Representative John A. Boehner arriving for a fund-raiser for Ann Marie Buerkle, a House candidate from New York.
The bill’s passage in the House already seemed inevitable. But Mr. Boehner and his deputies told the Wall Street lobbyists and trade association leaders that by teaming up, they could still perhaps block its final passage or at least water it down.
“We need you to get out there and speak up against this,” Mr. Boehner said that December afternoon, according to three people familiar with his remarks, while also warning against cutting side deals with Democrats.
That sort of alliance — they won a few skirmishes, though they lost the war on the regulatory bill — is business as usual for Mr. Boehner, the House minority leader and would-be speaker if Republicans win the House in November. He maintains especially tight ties with a circle of lobbyists and former aides representing some of the nation’s biggest businesses, including Goldman Sachs, Google, Citigroup, R. J. Reynolds, MillerCoors and UPS.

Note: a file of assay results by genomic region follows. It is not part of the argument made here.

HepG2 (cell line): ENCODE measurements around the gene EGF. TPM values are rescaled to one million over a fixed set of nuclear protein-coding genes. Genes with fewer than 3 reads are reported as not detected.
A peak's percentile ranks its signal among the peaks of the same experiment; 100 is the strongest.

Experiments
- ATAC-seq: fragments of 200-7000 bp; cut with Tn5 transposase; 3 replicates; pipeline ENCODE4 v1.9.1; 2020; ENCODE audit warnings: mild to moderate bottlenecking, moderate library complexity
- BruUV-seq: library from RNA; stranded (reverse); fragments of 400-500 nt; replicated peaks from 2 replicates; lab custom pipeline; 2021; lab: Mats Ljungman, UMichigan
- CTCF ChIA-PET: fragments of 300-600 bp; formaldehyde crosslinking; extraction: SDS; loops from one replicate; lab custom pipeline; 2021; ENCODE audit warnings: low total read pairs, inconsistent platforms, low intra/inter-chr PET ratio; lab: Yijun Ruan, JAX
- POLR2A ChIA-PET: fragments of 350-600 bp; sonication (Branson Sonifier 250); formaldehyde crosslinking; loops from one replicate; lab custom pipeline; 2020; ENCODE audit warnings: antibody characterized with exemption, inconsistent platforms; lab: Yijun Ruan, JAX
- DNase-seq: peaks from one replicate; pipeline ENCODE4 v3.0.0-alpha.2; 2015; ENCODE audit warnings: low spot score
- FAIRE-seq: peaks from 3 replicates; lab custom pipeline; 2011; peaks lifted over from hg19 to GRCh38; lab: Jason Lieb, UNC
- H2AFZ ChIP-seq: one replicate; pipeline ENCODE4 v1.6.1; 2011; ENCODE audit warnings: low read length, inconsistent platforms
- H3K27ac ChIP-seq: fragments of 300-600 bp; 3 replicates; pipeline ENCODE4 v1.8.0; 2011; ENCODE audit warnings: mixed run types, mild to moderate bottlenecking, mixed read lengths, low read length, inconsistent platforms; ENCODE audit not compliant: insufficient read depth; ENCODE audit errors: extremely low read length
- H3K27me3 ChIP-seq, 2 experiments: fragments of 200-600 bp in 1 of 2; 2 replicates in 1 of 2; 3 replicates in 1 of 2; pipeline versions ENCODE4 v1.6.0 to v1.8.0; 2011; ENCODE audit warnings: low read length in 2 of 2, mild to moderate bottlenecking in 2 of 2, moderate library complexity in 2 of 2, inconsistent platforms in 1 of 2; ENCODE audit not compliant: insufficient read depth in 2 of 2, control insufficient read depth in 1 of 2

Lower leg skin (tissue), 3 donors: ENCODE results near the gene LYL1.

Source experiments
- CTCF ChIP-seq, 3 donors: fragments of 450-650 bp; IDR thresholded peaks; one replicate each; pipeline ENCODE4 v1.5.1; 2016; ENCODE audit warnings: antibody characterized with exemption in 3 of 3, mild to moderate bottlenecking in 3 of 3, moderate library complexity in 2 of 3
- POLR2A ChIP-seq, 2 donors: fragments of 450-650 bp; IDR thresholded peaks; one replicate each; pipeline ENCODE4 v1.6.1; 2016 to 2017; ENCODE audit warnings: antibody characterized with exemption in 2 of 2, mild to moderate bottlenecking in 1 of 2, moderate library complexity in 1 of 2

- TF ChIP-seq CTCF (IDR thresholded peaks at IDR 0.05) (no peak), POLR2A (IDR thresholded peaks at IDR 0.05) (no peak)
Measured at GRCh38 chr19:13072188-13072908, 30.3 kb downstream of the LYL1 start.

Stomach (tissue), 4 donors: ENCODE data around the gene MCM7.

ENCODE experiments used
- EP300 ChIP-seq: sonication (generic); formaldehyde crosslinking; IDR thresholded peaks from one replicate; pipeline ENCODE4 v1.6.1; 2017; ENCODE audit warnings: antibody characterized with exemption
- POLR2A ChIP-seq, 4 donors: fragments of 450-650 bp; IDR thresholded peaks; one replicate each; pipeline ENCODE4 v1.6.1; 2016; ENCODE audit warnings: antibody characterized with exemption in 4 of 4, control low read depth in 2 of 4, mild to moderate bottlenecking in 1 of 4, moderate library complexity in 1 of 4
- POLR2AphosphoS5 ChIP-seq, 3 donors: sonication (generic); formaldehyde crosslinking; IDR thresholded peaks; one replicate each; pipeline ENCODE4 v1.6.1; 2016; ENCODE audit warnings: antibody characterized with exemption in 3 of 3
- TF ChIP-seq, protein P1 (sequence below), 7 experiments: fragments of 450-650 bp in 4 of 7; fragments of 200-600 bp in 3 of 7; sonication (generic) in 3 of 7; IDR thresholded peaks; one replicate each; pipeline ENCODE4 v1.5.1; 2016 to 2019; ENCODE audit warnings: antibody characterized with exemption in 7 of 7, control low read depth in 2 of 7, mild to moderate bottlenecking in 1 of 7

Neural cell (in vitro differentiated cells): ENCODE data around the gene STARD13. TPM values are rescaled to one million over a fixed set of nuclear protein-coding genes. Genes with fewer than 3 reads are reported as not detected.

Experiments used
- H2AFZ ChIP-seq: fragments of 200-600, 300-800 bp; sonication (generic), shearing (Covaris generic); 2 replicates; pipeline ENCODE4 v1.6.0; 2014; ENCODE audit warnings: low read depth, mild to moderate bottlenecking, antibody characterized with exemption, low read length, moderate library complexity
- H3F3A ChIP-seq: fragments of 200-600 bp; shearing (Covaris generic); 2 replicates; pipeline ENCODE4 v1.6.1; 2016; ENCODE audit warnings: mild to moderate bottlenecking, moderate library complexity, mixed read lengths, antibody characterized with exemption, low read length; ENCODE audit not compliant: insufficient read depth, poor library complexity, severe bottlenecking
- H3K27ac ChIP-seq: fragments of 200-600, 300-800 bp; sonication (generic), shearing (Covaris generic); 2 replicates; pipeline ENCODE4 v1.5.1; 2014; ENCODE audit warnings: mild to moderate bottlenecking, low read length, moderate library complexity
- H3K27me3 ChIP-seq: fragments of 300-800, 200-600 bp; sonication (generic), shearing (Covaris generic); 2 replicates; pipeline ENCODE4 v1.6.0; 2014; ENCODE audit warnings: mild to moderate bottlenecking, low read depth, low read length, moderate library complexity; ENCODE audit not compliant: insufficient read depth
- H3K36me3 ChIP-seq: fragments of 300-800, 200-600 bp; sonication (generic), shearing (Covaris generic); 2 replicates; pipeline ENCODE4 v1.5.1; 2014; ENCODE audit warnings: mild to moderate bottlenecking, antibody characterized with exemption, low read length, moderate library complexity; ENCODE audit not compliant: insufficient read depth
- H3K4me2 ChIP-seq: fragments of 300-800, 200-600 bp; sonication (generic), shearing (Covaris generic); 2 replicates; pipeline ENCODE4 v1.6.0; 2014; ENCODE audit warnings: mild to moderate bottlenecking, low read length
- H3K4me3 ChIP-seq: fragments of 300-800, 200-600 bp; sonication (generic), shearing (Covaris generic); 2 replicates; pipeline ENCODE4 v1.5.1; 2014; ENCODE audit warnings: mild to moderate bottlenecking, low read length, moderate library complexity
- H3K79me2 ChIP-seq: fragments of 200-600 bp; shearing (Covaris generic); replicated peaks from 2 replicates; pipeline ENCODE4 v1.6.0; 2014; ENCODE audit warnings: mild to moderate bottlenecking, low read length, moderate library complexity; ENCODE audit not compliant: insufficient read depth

They have contributed hundreds of thousands of dollars to his campaigns, provided him with rides on their corporate jets, socialized with him at luxury golf resorts and waterfront bashes and are now leading fund-raising efforts for his Boehner for Speaker campaign, which is soliciting checks of up to $37,800 each, the maximum allowed.
Some of the lobbyists readily acknowledge routinely seeking his office’s help — calling the congressman and his aides as often as several times a week — to advance their agenda in Washington. And in many cases, Mr. Boehner has helped them out.